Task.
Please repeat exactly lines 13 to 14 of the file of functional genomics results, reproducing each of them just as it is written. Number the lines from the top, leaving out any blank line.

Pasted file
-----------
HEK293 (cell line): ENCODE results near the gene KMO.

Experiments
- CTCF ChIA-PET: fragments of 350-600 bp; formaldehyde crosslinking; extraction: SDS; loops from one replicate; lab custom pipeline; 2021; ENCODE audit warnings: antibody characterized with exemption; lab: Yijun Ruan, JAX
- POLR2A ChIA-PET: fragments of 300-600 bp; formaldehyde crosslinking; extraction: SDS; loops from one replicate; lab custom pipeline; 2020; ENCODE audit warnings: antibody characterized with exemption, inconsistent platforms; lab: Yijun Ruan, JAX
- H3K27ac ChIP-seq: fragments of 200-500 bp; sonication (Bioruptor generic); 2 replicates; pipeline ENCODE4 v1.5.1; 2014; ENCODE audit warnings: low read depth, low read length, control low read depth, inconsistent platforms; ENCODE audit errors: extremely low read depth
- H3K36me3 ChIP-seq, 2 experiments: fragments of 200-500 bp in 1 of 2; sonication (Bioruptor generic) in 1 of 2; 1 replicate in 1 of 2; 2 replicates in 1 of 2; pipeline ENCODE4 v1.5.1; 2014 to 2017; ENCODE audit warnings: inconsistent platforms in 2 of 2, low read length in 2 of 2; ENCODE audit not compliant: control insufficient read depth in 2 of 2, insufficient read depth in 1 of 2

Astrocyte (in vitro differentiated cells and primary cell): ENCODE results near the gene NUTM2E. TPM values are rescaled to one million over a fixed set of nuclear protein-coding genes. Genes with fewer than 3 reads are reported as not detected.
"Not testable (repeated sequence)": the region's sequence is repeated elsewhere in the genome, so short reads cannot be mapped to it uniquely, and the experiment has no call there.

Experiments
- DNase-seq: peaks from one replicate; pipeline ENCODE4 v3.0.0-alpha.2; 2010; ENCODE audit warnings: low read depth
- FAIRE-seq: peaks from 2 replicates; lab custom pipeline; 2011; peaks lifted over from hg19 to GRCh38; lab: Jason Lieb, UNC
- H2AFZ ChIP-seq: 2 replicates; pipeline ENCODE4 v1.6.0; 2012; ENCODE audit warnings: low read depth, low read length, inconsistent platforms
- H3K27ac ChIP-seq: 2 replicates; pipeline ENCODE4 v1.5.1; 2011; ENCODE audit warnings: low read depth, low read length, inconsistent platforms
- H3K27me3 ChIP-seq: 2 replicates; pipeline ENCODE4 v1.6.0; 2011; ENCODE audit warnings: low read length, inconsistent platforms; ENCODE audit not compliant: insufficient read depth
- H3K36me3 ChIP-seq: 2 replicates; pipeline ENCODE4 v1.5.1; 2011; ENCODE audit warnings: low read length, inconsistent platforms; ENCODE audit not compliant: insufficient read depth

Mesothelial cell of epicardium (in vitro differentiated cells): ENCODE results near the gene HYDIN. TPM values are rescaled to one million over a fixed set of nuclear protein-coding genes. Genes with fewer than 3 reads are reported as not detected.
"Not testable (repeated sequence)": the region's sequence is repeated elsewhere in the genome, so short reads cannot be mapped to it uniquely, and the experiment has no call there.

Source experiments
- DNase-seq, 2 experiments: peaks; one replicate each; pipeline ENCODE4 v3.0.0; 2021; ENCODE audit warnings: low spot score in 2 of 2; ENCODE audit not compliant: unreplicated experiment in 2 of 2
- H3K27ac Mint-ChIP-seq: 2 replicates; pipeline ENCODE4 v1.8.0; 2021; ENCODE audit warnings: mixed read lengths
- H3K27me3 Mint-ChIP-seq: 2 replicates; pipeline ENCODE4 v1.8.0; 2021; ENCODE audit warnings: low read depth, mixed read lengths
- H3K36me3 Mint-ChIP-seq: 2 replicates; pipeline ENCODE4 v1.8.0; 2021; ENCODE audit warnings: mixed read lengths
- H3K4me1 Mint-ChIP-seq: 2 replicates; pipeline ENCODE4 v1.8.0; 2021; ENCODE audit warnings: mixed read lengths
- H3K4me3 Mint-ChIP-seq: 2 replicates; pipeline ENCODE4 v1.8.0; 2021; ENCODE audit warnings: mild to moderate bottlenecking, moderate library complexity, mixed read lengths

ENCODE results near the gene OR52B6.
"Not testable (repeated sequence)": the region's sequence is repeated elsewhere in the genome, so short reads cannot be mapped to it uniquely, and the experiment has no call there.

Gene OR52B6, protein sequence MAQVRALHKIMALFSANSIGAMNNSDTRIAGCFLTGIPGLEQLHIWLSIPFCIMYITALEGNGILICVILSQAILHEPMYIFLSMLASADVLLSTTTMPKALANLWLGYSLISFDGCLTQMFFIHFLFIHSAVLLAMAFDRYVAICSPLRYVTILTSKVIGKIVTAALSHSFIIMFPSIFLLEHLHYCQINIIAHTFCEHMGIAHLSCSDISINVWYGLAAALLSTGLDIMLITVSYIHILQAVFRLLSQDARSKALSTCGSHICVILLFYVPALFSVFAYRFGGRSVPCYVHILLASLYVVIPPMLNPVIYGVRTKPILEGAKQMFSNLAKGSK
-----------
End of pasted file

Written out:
- H3K27ac ChIP-seq: 2 replicates; pipeline ENCODE4 v1.5.1; 2011; ENCODE audit warnings: low read depth, low read length, inconsistent platforms
- H3K27me3 ChIP-seq: 2 replicates; pipeline ENCODE4 v1.6.0; 2011; ENCODE audit warnings: low read length, inconsistent platforms; ENCODE audit not compliant: insufficient read depth